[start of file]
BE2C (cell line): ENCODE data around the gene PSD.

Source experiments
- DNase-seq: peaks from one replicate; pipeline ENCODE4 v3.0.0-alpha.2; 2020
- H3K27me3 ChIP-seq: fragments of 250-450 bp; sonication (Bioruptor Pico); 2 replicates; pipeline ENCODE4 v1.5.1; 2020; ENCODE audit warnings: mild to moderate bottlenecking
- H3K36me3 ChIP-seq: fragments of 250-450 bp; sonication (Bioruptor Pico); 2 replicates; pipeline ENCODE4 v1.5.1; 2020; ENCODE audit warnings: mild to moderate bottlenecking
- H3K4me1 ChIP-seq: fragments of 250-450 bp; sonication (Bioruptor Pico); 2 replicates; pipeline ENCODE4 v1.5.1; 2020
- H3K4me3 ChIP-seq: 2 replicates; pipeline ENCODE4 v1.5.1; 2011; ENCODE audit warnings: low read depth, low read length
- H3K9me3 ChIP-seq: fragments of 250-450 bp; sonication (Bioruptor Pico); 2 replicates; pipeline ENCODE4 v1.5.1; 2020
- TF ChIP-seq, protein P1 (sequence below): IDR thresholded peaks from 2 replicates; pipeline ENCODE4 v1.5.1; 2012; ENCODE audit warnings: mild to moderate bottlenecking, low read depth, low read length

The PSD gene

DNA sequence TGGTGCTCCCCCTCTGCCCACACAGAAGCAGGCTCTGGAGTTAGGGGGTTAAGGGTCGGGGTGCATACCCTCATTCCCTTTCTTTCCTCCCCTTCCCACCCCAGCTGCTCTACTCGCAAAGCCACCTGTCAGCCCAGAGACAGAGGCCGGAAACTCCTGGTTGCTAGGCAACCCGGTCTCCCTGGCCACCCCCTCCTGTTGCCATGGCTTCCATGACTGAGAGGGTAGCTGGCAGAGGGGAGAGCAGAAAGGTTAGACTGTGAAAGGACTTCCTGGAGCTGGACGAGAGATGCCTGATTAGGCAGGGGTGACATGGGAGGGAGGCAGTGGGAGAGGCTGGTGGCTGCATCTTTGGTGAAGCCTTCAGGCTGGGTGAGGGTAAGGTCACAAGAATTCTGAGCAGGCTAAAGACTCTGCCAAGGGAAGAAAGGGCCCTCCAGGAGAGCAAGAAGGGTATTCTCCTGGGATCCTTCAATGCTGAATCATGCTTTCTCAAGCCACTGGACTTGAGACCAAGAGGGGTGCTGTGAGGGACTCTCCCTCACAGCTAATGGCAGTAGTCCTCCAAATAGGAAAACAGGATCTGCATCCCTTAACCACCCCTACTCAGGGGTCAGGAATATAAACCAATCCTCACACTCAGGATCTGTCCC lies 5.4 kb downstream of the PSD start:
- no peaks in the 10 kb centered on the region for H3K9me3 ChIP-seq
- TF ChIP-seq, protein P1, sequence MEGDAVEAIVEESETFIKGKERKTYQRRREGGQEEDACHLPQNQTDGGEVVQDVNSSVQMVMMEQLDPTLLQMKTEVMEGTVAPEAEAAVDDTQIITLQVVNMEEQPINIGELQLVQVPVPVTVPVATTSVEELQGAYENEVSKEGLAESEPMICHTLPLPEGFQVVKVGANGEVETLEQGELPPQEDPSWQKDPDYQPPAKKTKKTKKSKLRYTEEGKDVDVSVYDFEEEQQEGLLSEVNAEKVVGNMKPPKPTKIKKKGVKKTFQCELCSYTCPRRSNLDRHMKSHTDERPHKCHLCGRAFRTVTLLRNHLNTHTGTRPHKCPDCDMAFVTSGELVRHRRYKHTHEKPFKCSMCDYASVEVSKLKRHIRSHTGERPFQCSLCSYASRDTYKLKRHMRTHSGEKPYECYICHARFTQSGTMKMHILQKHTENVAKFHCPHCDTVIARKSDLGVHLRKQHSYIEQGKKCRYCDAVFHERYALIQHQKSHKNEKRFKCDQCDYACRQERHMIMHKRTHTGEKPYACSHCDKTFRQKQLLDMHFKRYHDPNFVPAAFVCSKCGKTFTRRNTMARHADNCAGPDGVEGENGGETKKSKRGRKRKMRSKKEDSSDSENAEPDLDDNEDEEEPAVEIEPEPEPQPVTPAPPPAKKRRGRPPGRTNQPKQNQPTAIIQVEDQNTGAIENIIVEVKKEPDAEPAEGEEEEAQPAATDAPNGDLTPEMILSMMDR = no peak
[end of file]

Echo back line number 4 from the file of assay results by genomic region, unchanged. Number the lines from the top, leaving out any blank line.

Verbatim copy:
- H3K27me3 ChIP-seq: fragments of 250-450 bp; sonication (Bioruptor Pico); 2 replicates; pipeline ENCODE4 v1.5.1; 2020; ENCODE audit warnings: mild to moderate bottlenecking